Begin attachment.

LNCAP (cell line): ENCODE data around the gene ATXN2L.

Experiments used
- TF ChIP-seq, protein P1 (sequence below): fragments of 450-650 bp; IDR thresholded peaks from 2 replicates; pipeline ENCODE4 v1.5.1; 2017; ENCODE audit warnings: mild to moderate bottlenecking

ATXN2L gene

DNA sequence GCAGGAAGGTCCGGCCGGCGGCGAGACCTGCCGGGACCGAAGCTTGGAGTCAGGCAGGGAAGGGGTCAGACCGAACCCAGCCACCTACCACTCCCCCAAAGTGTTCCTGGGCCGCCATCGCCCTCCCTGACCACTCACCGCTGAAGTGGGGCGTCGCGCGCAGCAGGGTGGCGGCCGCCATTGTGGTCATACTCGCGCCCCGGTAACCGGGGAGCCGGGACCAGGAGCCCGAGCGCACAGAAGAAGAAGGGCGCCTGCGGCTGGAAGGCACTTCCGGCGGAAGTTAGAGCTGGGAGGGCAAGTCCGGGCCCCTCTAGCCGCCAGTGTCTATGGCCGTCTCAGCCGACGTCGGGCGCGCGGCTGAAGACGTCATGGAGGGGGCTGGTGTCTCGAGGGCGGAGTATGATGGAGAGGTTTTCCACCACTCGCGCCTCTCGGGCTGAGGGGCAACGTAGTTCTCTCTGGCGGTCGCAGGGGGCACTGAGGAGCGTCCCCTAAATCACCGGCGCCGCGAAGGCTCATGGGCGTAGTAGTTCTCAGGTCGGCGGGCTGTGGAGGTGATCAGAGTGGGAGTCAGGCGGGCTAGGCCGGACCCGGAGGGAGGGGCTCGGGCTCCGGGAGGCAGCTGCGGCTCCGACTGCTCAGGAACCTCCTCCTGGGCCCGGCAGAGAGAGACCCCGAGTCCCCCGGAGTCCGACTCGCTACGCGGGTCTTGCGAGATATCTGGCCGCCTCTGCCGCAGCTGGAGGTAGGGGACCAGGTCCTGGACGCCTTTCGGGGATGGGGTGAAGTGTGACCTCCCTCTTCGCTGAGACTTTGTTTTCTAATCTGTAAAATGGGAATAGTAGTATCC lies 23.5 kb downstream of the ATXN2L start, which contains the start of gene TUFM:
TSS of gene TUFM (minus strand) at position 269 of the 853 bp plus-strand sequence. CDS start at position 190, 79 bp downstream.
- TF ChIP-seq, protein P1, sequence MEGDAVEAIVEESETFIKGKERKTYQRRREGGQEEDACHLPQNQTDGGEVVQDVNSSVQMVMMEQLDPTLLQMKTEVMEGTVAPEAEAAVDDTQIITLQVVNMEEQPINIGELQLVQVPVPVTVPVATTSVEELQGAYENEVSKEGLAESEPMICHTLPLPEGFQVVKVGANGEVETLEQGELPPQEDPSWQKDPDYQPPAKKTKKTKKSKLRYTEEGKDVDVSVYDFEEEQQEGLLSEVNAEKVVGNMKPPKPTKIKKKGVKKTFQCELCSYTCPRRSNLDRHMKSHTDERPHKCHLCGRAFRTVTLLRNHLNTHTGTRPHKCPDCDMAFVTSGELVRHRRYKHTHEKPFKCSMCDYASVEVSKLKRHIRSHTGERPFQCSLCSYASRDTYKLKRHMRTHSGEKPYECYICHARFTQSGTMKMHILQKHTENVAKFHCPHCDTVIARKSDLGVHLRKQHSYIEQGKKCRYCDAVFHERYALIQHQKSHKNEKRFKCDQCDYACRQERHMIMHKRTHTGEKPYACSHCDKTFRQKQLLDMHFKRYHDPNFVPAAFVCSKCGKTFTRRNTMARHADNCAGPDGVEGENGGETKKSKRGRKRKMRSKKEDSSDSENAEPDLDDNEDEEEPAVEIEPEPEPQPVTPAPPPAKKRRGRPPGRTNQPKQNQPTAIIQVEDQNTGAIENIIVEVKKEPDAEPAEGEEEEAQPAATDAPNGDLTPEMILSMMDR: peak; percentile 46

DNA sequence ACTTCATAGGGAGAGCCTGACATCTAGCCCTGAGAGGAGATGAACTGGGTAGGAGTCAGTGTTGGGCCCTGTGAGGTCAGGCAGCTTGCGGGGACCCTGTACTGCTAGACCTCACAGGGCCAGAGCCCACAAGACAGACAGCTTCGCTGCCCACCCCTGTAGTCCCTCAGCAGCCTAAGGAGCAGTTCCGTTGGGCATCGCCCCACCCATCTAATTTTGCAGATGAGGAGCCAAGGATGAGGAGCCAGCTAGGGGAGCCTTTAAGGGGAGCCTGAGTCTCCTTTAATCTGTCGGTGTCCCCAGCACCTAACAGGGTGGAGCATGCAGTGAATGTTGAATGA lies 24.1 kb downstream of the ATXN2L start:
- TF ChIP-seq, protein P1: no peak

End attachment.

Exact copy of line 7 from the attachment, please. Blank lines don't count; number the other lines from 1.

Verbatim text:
- TF ChIP-seq, protein P1, sequence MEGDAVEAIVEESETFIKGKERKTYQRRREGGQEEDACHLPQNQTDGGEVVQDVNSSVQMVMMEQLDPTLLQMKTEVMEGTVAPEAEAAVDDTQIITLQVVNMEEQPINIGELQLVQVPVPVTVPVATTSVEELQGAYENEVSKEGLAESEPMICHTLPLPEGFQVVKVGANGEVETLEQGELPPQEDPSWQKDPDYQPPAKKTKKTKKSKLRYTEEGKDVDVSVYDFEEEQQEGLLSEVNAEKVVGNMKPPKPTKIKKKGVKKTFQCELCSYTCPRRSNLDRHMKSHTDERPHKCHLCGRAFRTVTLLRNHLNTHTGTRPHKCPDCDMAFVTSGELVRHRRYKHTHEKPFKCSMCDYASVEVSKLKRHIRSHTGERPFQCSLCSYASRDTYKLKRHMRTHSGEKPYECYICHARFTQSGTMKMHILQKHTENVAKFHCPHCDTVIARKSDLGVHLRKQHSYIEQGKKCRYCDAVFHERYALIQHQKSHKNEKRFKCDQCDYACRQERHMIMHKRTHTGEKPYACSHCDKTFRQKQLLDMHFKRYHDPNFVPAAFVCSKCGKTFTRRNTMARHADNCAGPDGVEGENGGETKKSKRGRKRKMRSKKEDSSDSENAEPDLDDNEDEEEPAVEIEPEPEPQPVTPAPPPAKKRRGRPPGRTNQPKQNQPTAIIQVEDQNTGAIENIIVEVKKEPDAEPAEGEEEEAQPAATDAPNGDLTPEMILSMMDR: peak; percentile 46